The paper examines the willingness of Israeli Jews and Arab Palestinians for intergroup contacts during daily activities in diverse functional spaces and spatial organisational contexts within the metropolitan area of Tel-Aviv, Israel. Semi-structured interviews were conducted among visitors to public spaces in three mixed Arab-Jewish areas: a mixed city; two adjacent Jewish and Arab suburban townships; and two relatively distant Jewish and Arab towns. The research findings indicate that higher-order functional spaces (e.g. shopping mall), municipal separation and relatively large geographic distance between Jewish and Arab towns enhance willingness for inter-group contacts, feelings of comfort and security and a shared ethnic identity of sites. We relate this tendency to the unique geographic distribution of Jewish and Arab localities in Israel which allows the separation between functional and residential spaces and thus a reduction of feelings of threat and discomfort experienced upon inter-group exposure and contact.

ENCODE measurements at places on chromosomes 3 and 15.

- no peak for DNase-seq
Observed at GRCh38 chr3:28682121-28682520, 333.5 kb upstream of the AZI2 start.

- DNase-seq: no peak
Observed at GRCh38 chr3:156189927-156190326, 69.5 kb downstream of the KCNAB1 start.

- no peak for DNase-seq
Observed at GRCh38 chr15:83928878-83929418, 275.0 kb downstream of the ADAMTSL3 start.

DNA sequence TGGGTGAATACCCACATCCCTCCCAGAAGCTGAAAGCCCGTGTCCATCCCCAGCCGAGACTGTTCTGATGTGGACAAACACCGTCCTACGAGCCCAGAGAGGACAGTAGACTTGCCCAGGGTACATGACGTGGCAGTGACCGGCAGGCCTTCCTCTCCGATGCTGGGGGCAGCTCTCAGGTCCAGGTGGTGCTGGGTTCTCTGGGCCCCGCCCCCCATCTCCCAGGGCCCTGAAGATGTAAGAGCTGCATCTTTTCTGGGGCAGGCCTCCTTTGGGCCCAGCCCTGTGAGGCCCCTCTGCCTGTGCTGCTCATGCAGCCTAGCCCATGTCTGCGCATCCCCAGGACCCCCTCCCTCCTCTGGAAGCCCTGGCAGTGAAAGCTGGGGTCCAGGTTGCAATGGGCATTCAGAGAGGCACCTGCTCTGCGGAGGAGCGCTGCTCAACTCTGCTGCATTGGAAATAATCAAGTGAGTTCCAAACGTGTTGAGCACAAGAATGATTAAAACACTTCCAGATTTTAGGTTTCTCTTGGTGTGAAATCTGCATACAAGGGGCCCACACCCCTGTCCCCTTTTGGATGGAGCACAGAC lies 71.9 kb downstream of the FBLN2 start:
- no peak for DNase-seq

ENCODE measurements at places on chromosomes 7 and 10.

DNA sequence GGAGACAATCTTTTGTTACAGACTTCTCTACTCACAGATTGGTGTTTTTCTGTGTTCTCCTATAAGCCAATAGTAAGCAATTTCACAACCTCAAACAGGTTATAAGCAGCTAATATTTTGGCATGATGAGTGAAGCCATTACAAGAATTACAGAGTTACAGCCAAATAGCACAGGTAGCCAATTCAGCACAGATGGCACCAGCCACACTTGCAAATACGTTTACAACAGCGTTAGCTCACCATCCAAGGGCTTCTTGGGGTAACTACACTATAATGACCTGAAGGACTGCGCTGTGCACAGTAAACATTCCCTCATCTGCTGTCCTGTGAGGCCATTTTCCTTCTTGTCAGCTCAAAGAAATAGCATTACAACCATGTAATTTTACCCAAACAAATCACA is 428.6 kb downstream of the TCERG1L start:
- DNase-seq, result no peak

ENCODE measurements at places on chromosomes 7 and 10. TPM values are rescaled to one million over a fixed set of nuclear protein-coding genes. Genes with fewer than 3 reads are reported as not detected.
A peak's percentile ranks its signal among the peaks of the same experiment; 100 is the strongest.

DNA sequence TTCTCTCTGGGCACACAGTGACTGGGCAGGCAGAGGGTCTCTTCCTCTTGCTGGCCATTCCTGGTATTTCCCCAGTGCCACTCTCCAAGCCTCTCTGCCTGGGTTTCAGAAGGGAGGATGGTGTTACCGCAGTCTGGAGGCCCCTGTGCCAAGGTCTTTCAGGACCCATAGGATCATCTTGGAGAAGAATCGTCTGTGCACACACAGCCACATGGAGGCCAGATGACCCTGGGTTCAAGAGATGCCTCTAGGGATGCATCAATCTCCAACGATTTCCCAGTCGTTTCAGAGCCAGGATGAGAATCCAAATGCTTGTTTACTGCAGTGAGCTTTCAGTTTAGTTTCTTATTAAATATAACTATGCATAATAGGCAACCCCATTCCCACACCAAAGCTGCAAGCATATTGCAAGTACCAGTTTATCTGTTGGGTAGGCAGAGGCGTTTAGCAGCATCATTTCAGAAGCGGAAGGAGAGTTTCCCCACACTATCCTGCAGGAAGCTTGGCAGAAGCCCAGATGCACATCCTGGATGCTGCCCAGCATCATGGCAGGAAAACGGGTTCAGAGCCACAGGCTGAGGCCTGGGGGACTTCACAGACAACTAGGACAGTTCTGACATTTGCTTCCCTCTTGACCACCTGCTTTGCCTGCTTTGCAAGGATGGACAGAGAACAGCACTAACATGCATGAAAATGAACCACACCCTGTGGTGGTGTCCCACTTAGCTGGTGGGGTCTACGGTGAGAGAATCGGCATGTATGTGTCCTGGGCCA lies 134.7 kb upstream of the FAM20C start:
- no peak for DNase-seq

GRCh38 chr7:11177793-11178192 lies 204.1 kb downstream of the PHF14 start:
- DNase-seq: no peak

- Jewish-Arab relations
- Tel-Aviv metropolitan area
- functional relations
- inter-group contacts
- municipal-spatial organisation